Zombos Says: Good (but not so Frabjous)
Once upon a time, mercury was used in the making of hats. It
affected the nervous systems
of hatters, causing them to go bonkers with mood swings and flights of fancy and trembling distress and, well, to become as mad as a hatter. Which is all well and good to explain the Mad Hatter's unpredictable behavior in Wonderland--or is it Underland?--but what about Tim Burton? He never ever is really ever quite the same, being the same as before, I mean, nor all grown up now will he be again, I'm afraid.
"Look, my good man, I'm going to croak by the time you get to that review. Time to jam the jelly and all that."
I looked around. I was walking in the garden when a low voice, seeming to come from the daffodils, interrupted my reverie. My reveries are often interrupted, but usually by Zombos, not voices coming from daffodils. The flowers had bloomed unusually early this year.
"Down here, and mind your big feet."
I looked down. A toad, dressed in a Harris Tweed suit and driving a very Mini Convertible Cooper, blew puffs of smoke from a long cigar as he looked up at me. He raced the engine, allowing the car to jump forward every now and then. I seem to have a penchant for meeting odd creatures that smoke long cigars and talk when they really should not be able to. Besides, don't they know smoking isn't healthy?
"I beg your pardon?" I said, for want of anything better to say.
"Your review. You know, of Alice in Wonderland. Burton and Woolverton want to do me next."
"I...beg your pardon?" I said, repeating myself. A bad habit, to be sure, but I can't help it.
The toad took a quick puff, shifted the car into park, and hopped up on the front seat. He took the cigar out of his mouth and opened his arms wide. His bright green complexion and brown tweed clothes contrasted quite colorfully against the yellow and white of the daffodils.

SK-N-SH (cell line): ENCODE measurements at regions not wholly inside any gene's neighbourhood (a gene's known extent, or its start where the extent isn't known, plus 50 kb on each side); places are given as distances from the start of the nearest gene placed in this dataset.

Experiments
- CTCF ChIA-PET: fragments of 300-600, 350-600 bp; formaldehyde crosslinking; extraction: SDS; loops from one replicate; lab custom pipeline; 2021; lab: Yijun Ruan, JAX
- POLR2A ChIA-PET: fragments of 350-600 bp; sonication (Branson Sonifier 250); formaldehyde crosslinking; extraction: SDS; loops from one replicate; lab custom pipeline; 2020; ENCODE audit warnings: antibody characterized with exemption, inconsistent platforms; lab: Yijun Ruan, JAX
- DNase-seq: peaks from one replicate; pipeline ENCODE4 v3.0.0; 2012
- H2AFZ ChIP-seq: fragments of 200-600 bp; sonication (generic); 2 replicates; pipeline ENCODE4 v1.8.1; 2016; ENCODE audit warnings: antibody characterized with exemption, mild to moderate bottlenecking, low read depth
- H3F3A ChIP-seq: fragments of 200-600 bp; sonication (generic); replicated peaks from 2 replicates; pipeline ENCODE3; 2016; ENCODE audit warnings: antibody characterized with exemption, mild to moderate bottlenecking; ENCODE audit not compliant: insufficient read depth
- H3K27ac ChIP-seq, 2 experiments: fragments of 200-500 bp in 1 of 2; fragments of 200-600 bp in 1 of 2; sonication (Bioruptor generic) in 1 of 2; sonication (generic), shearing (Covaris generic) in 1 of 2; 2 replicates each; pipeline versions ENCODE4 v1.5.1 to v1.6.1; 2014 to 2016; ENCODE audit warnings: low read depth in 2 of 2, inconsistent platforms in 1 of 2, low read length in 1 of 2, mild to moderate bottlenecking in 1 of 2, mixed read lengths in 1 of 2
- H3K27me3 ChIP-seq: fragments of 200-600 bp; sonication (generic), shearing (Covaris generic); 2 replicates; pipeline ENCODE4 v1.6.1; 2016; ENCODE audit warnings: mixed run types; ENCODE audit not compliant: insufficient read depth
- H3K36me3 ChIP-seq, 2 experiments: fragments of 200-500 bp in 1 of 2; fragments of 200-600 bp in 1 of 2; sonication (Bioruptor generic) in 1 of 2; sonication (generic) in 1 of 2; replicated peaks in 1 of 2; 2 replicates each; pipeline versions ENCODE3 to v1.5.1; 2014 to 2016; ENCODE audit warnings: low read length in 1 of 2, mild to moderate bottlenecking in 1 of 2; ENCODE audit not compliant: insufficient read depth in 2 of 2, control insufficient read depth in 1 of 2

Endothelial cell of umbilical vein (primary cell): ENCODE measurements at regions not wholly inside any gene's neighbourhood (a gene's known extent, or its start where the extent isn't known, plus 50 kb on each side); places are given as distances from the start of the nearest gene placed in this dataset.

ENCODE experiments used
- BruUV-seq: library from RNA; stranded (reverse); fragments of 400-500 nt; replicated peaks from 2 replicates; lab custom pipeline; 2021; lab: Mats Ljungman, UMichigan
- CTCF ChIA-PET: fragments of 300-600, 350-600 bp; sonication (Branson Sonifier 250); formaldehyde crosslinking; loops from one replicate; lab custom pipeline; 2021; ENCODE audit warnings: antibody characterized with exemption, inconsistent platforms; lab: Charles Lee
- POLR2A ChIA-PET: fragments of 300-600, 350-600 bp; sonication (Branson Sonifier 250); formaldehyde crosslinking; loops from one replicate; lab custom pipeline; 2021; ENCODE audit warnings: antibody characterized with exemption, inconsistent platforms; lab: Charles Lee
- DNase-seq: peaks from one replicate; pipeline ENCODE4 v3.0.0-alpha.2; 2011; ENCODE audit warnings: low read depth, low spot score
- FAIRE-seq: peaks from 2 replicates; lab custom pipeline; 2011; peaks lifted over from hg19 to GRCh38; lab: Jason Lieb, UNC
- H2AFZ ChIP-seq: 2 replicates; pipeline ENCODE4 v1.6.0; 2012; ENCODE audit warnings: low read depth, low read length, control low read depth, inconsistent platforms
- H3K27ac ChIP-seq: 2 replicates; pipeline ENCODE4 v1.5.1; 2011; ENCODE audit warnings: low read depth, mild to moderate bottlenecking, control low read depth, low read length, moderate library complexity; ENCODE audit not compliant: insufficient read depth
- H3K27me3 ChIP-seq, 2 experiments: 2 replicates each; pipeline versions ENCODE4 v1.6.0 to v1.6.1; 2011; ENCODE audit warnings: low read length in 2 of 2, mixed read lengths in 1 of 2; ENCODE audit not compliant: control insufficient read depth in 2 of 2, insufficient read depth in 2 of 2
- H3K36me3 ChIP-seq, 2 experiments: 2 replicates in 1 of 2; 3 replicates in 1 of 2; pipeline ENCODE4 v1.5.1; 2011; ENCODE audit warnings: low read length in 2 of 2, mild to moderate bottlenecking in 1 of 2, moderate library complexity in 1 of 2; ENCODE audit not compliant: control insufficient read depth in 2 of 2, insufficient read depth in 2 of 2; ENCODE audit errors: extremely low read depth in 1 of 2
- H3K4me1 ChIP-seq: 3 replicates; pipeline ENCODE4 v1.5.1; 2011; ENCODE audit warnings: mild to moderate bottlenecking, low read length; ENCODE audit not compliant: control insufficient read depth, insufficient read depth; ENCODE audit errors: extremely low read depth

"Don't you recognize me?" he asked, incredulous. "It's me, Mr. Toad. Your bestest buddy from childhood. Dear oh dear, talk about the wind in the willows; more like you've got wind blowing round in that noggin of yours."
I thought for a moment. "You're Mr. Toad? From Toad Hall?" I said, not at all sure because my bestest buddy from childhood was The Little Prince as I best recalled.
"Kaching! A winner every time!"
"But, I don't understand. Oh...wait a minute, this is silly. I can't be talking to Mr. Toad from Toad Hall. I must have dozed off and...and I'm dreaming...yes. Next I'll be seeing the White Rabbit running by, telling me to hurry up and write my review, too."
"No, you won't," said Mr. Toad. "That groundskeeper of yours, Cretinous—"
"You mean Pretorius," I corrected him.
"Yes, whatever. Look, anyway, he ran over the White Rabbit with his Mini Moke. Blind as a bat that man is. Last time I saw poor old Bre'er his lifeless legs were dangling off the kitchen table. Looks like you're having rabbit stew for dinner.
"That's simply not possible," I said with certainty. "I hate rabbit stew."
"Suit yourself. But you must get to that review, and until you do, I'm not budging one inch nor one ounce. Been slacking off you have, and I'll have none of it when serious blogging work's to be done." Mr. Toad folded his long arms across his plaid vest and puffed away at his cigar.
"Look," I said, "the movie's not even horror. Why do you expect me to—"
"Not horror! Not horror he says! Then what do you call that ghastly dance the Mad Hatter does on Frabjous Day?" said Mr. Toad.
"Well, yes, now that you bring it up, it was pretty terrifying to watch."
"And what about Bandersnatch's eye getting plucked right out of its socket?" added Mr. Toad to strengthen his argument.
"Hmm...true. Definitely a horror-gimmicky kind of effect. But there was no blood or stringy bits so I'm not sure you can—"
"Splitting hairs are we?" Mr. Toad folded his arms tighter and glared at me.
A minute passed by in silence.
"I suppose I'm not dreaming."
"Correct, sir." Mr. Toad continued glaring. He tapped the long ash at the end of his cigar onto the daffodils.
Another minute passed in silence.
I sighed. "All right, then. I guess I'm reviewing Alice In Wonderland."
"Yippee!" said Mr. Toad. "Callooh! Callay!" He danced round the car seat with delight.
"Better watch your—"
I tried to warn him, but it was too late. His large left shoe kicked the gearshift into drive, and his equally large right one slipped off the front seat and wedged itself over the gas pedal and under the brake. The car sped out of sight with him croaking in terror and frantically grabbing at the steering wheel. I didn't see the crash, but it did make quite a crunching noise. I couldn't tell if the plume of smoke rising into the air was coming from his cigar or the wreck. After thinking it over for a few minutes, I decided to investigate, although doing so went against my better judgment, given the circumstances. As I walked toward the plume of smoke, Pretorius' yellow Mini Moke drove past. I saw Chef Machiavelli riding in the back seat.